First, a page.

“Nobody’s complaining,” said former National Hurricane Center director Max Mayfield.
Bell and NOAA last month forecast a 70 percent chance of a busier-than-normal hurricane season, with six to nine hurricanes and 13 to 19 named storms. Bell said he is sticking with that forecast because it was just an unusually slow August, adding: “There’s going to be more hurricanes; that’s just a fact.”
People shouldn’t let their guard down because several past seasons have started off slow and ended quite busy and deadly — 1967, 1984, 1988, 1994 and 2002, said Ryan Maue, a meteorologist with the private firm Weather Bell. Hurricane season starts in June and runs through the end of November.
“All it takes is one bad hurricane to ruin an otherwise quiet hurricane season,” said Weather Underground meteorology director Jeff Masters, a former hurricane hunter. “Recall that last year’s worst storm — Hurricane Sandy — didn’t occur until the third week of October.”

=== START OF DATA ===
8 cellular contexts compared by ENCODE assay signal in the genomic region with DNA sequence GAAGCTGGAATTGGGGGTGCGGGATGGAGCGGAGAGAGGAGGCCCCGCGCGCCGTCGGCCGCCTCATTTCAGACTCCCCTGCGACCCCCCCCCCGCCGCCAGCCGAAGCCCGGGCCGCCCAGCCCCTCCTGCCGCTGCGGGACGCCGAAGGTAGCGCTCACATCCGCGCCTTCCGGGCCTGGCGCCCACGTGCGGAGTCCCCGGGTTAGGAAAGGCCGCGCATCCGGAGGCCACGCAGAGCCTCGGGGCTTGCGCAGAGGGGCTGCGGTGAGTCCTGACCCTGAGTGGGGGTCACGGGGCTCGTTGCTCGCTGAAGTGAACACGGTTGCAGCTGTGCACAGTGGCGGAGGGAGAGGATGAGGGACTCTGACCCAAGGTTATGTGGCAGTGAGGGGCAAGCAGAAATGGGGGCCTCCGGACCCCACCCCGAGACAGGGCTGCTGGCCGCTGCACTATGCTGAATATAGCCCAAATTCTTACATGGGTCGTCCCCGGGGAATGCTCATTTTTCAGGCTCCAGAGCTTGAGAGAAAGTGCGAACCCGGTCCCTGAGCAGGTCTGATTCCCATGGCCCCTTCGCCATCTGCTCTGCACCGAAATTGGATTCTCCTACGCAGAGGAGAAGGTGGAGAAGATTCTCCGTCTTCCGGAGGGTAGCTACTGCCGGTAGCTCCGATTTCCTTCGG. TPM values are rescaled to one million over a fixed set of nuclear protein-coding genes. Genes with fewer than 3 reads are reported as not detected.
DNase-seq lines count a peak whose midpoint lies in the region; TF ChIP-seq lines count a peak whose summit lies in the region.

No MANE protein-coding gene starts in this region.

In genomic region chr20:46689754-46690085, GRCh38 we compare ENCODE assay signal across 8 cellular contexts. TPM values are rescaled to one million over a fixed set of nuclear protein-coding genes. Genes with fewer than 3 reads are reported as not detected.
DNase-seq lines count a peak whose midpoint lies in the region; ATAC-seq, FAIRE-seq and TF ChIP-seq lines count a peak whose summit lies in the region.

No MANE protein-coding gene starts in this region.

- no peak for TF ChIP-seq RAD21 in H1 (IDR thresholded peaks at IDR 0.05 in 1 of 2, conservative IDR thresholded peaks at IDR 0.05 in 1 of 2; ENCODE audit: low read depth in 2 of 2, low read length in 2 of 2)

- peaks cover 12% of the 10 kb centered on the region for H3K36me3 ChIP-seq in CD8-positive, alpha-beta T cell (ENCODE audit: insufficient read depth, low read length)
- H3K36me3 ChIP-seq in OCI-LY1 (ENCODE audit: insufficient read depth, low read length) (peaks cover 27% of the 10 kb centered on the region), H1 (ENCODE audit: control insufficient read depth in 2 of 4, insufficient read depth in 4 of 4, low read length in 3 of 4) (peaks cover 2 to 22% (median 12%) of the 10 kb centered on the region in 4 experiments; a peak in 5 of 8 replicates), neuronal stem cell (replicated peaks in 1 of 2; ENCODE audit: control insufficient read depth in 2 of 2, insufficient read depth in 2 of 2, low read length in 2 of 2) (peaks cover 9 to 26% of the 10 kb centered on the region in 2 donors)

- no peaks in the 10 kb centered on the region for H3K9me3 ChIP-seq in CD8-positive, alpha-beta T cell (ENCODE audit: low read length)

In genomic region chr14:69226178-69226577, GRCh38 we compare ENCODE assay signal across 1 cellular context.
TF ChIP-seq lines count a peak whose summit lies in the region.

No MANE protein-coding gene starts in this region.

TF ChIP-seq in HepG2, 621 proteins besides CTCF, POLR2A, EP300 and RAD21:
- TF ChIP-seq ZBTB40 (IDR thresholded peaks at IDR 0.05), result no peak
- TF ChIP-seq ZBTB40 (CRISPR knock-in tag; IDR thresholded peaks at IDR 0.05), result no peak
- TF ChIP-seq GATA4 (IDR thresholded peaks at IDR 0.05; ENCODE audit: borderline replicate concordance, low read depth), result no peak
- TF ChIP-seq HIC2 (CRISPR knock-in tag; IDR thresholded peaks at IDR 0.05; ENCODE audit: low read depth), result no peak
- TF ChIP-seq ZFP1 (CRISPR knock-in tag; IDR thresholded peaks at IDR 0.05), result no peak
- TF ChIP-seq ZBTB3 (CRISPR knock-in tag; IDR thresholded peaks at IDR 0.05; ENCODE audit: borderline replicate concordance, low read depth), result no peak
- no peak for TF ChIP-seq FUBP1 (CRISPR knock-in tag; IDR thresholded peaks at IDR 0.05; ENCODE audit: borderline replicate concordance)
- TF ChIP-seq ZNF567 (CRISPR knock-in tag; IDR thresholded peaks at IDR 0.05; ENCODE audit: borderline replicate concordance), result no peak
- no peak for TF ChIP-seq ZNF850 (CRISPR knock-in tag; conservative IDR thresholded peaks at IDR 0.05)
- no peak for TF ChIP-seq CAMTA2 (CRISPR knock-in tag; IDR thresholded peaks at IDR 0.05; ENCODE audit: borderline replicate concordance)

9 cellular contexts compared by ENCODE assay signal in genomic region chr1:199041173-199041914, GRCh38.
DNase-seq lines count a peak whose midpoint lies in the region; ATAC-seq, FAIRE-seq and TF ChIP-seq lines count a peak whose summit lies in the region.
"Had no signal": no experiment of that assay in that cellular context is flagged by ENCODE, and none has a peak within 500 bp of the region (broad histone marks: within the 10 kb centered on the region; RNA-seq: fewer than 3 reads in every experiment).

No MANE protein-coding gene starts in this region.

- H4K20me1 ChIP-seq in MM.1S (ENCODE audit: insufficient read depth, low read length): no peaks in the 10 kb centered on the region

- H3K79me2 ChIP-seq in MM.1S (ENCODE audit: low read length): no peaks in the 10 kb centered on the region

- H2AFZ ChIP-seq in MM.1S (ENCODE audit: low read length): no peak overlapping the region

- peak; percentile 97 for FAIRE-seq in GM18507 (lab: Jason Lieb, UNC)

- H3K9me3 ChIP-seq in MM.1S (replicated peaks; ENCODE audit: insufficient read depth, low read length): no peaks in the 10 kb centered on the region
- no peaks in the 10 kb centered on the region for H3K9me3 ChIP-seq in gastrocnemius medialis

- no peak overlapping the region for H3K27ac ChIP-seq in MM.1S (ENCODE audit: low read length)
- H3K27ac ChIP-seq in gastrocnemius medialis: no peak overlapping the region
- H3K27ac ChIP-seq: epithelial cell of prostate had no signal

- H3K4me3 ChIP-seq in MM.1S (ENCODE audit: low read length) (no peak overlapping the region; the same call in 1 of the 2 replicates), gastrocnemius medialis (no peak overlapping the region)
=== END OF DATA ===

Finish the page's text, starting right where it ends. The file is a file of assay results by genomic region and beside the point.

In the nation’s heartland this year, tornadoes are flirting with a record for the fewest, with just a bit more than half the normal number of nearly 1,300 twisters reported by mid-September. A shift in the jet stream is credited.
While the West has seen heat waves and major wildfires, the summer heat overall hasn’t been nearly as oppressive and extensive as last year’s record-setter. Last year, weather stations around the U.S. set more than 59,000 heat-related records through Sept. 9. This year they have set 21,254.
In 2011, the U.S. had 14 weather disasters that cost at least $1 billion. Last year it was 11. While NOAA hasn’t counted them yet this year, the number is far lower, but includes two terrible Oklahoma tornadoes, meteorologists said.
National Weather Service Director Louis Uccellini said climate change tends to push the world toward more extreme weather, but sometimes natural variability pulls the weather more back to normal, and this is one of those years for much of the U.S. However, China, Japan and Korea have had many extremes, especially heat waves, Masters said.
And Uccellini has one big warning: “This year is not over yet.”